- 1Move in a circle on a central axis: overhead, the fan revolved slowlyMore example sentences
- Imagine a fly walking across a man's head as the man strolls down the aisle of a speeding train as the earth revolves on its axis and circles round the sun in a rapidly expanding universe.
- Its body revolves in a complete circle while its wheels stay put.
- The crowd is dancing to an Israeli classic, revolving in a giant circle, arms around each other's shoulders.
- 1.1 (revolve around/about) Move in a circular orbit around: the earth revolves around the sunMore example sentences
circle, travel, orbit
- Thousands of galaxies revolve about its center, moving in every possible orbit like bees circling a beehive.
- The world is seen as a giant clod around which the heavens revolve about a polar axis.
- A third type of double stars involves a pair of stars revolving about their common center of mass in an orbit whose plane passes through or very near the Earth.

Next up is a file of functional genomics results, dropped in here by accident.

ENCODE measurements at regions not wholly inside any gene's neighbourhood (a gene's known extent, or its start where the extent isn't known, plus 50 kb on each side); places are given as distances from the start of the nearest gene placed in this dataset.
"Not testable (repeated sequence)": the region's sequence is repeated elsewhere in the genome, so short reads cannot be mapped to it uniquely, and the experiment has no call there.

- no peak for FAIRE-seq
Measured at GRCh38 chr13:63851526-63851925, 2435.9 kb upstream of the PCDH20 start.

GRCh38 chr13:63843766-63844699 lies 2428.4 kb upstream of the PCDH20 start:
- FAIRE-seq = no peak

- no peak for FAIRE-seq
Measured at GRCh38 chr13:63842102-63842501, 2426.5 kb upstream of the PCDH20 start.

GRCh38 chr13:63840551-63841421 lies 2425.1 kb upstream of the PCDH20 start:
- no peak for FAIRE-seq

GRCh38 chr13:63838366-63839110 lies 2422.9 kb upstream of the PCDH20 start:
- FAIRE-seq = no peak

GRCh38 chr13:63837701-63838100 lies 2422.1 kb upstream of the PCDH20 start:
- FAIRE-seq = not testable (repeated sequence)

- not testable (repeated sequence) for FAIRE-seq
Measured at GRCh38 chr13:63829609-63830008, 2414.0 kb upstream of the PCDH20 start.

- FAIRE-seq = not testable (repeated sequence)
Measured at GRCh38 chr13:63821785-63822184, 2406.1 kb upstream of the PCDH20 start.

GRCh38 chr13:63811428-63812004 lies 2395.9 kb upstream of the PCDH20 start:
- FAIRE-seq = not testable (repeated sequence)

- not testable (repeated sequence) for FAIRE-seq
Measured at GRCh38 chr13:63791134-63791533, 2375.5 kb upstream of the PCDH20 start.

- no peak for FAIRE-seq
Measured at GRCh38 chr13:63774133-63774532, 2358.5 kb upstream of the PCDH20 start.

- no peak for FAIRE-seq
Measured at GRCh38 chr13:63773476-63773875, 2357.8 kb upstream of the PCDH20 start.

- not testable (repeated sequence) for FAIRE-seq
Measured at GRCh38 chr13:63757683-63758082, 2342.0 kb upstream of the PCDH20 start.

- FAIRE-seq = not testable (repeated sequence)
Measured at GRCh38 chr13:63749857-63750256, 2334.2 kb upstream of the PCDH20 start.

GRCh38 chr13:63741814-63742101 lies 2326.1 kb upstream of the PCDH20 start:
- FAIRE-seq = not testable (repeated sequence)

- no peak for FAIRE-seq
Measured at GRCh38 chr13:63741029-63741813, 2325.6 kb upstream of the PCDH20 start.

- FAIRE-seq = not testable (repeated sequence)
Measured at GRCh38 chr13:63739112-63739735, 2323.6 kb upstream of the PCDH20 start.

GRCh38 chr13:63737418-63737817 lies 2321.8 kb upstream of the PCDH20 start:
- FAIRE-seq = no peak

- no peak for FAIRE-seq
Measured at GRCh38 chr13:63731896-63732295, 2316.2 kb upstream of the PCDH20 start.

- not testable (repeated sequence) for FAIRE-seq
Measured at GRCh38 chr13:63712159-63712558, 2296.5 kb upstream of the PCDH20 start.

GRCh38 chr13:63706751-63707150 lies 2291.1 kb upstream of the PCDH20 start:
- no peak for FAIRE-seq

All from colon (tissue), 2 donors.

- 1.2 (revolve around) Treat as the most important point or element: her life revolved around her husbandMore example sentences
be concerned with, be preoccupied with, focus on, center on/around
- An important element of the case revolves around which party initially contacted the other.
- It would have all the commercial elements with a storyline revolving around college students.
- The bulk of my professional practise has revolved around assessing and treating traumatized individuals.
- 1.3 [with object] Consider (something) repeatedly and from different angles: her mind revolved the possibilitiesMore example sentences
- For all of which reasons, I didn't sleep particularly well last night, and found my mind revolving the problem of the island.
- I revolved these circumstances in my mind, and determined thenceforth to apply myself more particularly to those branches of natural philosophy which relate to physiology.
- Its symphonic narrative revolves six characters through six ages of man - from the 19th century to distant millennia - then brings them full circle as each one completes their interrupted history.
late Middle English (in the senses 'turn (the eyes) back', 'restore', 'consider'): from Latin revolvere, from re- 'back' (also expressing intensive force) + volvere 'roll'.